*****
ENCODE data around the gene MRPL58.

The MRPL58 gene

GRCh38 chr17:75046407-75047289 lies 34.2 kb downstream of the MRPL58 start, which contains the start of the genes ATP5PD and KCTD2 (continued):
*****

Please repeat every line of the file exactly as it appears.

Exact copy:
ENCODE data around the gene MRPL58.

The MRPL58 gene

GRCh38 chr17:75046407-75047289 lies 34.2 kb downstream of the MRPL58 start, which contains the start of the genes ATP5PD and KCTD2 (continued):